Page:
How long was I in the army? Five foot seven.


    Spike Milligan

  3. #3
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    Thanks. I'll get some pics and post them.

  4. #4
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    My first thought was also that the seat might be too high. Typically pain behind the knee is from too much extension of th leg. If you ride with anyone else, ask them to ride behind you while you pedal at your normal cadence on a flat section of road. If they can see your hips rocking, it's a sure sign the seat is too high. I'm not sure the width of the seat would cause the problems you describe. My experience has been that a seat that's too wide causes the legs to rub against it, but this isn't what you're describing. Perhaps you'll get some additional input from others. Good luck.
    Oh I used to be disgusted and now I try to be amused. But since their wings have got rusted, you know, the angels wanna wear my red shoes. But when they told me 'bout their side of the bargain, that's when I knew that I could not refuse. And I won't get any older, now the angels wanna wear my red shoes.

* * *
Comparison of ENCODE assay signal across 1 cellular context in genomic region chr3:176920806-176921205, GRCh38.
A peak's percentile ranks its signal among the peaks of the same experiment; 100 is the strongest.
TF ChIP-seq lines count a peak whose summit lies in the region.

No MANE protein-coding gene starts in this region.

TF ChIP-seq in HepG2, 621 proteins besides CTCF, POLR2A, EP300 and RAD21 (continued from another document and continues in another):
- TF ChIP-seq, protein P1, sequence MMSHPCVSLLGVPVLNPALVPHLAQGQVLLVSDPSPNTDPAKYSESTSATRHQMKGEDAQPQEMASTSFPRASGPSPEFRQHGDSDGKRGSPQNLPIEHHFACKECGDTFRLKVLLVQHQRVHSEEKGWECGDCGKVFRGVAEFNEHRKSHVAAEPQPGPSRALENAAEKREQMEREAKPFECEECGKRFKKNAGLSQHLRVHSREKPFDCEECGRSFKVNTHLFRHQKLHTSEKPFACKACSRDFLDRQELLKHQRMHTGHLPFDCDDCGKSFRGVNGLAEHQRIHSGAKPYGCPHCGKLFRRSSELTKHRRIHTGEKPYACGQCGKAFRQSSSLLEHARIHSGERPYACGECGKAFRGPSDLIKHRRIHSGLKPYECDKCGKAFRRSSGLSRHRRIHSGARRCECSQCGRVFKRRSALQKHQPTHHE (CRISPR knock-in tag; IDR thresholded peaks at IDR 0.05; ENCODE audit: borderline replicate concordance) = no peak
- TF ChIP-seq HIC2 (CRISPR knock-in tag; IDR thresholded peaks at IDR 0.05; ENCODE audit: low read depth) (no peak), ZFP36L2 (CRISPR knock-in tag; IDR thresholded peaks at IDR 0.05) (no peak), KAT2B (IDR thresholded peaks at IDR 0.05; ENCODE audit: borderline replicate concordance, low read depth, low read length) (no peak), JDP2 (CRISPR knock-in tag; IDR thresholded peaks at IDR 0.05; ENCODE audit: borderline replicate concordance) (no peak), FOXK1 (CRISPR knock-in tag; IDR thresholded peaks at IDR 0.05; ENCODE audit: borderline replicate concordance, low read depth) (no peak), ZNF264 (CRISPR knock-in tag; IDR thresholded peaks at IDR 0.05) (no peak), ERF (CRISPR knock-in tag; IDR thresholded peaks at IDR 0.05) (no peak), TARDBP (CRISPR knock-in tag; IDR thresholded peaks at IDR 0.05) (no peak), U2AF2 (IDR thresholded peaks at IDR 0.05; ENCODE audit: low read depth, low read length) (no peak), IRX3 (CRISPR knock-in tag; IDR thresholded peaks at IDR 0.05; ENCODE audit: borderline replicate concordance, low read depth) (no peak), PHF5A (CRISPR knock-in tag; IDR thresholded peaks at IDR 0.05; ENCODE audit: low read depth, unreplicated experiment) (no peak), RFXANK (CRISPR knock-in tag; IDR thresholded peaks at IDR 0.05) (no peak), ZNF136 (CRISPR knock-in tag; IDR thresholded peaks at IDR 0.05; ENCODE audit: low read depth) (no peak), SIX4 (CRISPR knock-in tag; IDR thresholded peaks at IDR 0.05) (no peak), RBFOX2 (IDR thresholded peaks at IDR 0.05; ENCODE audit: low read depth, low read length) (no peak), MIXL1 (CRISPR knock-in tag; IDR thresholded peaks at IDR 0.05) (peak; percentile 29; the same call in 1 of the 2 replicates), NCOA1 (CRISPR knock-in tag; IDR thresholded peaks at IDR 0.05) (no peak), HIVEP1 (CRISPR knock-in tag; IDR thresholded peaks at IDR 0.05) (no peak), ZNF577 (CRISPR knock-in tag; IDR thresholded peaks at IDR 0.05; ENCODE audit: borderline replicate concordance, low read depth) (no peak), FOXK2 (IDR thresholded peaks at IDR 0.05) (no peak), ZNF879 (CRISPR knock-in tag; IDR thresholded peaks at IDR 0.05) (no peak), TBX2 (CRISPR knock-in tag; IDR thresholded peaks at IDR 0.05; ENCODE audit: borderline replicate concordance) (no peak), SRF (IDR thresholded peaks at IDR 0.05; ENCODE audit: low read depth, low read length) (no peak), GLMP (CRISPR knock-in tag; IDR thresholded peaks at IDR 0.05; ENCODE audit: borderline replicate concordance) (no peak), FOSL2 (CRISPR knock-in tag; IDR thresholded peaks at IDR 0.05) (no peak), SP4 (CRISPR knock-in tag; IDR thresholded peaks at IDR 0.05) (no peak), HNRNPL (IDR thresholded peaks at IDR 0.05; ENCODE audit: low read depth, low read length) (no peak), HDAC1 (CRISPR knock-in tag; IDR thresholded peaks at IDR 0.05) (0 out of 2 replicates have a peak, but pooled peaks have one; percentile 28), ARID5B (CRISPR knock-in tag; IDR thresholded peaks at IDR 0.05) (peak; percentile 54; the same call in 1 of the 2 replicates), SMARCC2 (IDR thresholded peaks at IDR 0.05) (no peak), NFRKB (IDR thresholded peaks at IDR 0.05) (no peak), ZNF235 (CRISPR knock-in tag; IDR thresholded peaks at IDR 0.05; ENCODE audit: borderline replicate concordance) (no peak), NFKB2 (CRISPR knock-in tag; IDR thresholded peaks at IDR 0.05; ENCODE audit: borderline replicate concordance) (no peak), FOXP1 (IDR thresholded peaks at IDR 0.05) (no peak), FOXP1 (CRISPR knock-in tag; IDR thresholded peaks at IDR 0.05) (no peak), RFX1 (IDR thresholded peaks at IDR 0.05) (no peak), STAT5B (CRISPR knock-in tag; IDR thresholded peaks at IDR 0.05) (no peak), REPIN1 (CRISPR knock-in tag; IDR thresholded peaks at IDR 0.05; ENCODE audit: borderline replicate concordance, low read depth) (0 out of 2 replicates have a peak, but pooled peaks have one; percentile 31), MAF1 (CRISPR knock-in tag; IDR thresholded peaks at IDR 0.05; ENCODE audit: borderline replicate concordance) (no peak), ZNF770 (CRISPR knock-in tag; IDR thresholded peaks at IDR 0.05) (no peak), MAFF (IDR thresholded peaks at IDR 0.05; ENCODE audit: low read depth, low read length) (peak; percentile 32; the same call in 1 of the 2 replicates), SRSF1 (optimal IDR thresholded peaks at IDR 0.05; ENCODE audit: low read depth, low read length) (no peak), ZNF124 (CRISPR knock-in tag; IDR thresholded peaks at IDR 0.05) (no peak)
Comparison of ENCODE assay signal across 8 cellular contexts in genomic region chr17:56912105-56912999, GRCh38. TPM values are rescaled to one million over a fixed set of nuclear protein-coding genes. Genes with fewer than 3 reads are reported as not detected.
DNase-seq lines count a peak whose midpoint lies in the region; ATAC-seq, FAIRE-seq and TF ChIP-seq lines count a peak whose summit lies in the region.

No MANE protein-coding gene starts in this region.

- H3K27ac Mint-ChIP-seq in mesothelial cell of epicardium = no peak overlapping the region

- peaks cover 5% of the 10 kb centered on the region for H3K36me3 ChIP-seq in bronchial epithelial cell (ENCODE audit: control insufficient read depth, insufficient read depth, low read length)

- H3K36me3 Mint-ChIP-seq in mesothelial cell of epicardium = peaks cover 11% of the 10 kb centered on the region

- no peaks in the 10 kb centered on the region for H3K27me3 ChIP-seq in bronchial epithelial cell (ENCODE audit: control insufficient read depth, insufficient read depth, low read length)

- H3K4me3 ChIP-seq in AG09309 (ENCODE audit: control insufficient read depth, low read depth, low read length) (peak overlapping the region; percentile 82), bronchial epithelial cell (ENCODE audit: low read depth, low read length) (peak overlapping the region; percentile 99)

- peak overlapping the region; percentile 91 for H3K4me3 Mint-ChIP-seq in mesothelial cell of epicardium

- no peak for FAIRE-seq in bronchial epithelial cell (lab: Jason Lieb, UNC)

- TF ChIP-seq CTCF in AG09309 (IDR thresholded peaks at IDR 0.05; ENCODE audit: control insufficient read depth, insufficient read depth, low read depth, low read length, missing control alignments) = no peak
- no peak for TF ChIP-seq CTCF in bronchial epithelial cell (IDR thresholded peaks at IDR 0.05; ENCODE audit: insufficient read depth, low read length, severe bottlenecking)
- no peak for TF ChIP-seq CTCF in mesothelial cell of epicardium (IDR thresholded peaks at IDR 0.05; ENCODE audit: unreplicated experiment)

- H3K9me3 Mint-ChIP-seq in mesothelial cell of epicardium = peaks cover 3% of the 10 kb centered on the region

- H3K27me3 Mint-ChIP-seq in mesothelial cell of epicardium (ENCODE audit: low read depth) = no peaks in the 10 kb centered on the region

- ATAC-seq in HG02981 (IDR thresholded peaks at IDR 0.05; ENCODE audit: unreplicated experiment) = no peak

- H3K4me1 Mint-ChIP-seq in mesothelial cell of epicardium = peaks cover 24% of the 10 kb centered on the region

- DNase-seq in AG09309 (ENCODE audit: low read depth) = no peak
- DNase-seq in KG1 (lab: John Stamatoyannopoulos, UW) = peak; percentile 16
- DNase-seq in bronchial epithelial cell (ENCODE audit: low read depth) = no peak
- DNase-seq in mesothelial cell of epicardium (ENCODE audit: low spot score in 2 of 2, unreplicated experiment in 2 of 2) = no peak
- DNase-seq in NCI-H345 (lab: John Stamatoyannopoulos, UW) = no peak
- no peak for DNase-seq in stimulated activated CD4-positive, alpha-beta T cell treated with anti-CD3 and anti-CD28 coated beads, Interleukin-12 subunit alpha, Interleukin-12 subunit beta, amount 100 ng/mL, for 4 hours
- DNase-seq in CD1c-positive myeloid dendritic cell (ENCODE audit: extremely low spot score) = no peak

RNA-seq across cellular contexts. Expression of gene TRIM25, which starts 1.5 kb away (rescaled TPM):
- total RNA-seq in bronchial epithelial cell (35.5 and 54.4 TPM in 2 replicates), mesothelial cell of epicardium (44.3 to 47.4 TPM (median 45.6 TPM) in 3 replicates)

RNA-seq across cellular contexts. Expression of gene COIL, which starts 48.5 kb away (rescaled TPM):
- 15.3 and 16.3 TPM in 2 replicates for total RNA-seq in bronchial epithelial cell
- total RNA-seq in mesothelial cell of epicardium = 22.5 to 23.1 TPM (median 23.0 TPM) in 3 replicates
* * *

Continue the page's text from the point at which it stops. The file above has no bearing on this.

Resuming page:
5. #5
    Senior Member gpelpel's Avatar
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    Sound advises above.
    - Seat could be too high: even if properly fitted by LBS, your body might not be ready for that position yet resulting in some stress in your leg muscles and tendons.
    - Alternate standing and sitting positions: occasionally standing out of the saddle releases stress in bot legs and rear end.

  6. #6
    Senior Member freeranger's Avatar
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    Wish I could have found the piece by Keith Bontrager that I read the other day about why the knee over the center of the pedal thing is not necessarily how everyone should do it, but I couldn't. I did find this about bike fit, though, and looks like a good article on bike fit:
    http://www.peterwhitecycles.com/fitting.htm

  7. #7
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    Quote Originally Posted by freeranger View Post